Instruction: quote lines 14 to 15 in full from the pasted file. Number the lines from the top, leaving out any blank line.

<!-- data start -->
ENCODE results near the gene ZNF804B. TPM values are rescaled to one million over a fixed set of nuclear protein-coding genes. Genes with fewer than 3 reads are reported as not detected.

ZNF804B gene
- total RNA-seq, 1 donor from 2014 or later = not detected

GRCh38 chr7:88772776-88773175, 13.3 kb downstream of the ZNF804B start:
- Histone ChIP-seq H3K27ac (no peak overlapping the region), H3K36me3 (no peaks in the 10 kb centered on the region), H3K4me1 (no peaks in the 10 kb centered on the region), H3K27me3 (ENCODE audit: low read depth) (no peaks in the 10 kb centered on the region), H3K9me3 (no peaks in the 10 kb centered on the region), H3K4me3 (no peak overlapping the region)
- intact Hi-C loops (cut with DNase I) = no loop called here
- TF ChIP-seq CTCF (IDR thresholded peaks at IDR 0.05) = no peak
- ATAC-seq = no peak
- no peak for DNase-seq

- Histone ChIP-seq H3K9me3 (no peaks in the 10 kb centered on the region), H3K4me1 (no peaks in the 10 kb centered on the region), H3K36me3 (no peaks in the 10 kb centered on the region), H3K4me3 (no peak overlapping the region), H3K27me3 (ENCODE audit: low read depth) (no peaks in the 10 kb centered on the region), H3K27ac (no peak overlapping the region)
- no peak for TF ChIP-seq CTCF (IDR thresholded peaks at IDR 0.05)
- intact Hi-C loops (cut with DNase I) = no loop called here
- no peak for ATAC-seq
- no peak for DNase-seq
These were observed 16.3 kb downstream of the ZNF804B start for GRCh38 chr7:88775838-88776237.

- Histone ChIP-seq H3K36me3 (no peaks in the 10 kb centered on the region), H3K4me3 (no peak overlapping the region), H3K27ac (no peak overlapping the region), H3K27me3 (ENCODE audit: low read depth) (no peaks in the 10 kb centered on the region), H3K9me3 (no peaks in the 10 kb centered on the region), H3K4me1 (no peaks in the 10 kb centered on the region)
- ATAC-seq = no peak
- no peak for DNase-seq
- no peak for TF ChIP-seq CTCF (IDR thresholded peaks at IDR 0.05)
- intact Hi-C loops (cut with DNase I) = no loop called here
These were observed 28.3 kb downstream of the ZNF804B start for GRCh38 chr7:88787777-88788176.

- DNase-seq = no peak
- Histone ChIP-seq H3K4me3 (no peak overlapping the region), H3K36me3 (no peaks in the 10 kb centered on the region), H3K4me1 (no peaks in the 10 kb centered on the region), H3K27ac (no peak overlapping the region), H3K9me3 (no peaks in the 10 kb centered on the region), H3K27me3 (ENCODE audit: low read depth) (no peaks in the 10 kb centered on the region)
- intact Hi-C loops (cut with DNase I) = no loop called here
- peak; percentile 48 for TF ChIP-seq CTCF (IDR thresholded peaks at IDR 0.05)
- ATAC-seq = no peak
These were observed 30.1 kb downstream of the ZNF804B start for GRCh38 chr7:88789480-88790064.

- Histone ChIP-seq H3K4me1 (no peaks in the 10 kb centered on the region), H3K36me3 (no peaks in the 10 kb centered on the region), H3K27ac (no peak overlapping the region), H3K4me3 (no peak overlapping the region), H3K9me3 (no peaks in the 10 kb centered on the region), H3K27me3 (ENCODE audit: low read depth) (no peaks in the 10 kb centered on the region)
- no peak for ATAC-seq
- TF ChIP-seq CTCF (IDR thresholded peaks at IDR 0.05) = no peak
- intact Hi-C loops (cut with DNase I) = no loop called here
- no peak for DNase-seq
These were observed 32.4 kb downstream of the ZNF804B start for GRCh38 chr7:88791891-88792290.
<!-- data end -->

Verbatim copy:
- no peak for DNase-seq
These were observed 16.3 kb downstream of the ZNF804B start for GRCh38 chr7:88775838-88776237.